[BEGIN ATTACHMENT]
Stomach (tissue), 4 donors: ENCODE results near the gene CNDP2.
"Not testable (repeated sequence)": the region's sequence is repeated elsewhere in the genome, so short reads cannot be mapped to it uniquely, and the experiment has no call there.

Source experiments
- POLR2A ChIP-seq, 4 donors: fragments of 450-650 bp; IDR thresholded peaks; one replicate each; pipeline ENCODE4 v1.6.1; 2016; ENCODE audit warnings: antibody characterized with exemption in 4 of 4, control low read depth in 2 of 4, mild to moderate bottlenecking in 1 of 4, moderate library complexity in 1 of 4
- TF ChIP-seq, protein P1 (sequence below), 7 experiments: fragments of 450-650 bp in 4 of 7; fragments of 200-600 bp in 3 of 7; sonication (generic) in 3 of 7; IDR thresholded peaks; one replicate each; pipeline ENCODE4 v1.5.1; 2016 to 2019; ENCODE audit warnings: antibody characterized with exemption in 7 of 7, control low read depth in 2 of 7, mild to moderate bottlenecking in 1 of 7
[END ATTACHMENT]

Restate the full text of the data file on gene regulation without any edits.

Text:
Stomach (tissue), 4 donors: ENCODE results near the gene CNDP2.
"Not testable (repeated sequence)": the region's sequence is repeated elsewhere in the genome, so short reads cannot be mapped to it uniquely, and the experiment has no call there.

Source experiments
- POLR2A ChIP-seq, 4 donors: fragments of 450-650 bp; IDR thresholded peaks; one replicate each; pipeline ENCODE4 v1.6.1; 2016; ENCODE audit warnings: antibody characterized with exemption in 4 of 4, control low read depth in 2 of 4, mild to moderate bottlenecking in 1 of 4, moderate library complexity in 1 of 4
- TF ChIP-seq, protein P1 (sequence below), 7 experiments: fragments of 450-650 bp in 4 of 7; fragments of 200-600 bp in 3 of 7; sonication (generic) in 3 of 7; IDR thresholded peaks; one replicate each; pipeline ENCODE4 v1.5.1; 2016 to 2019; ENCODE audit warnings: antibody characterized with exemption in 7 of 7, control low read depth in 2 of 7, mild to moderate bottlenecking in 1 of 7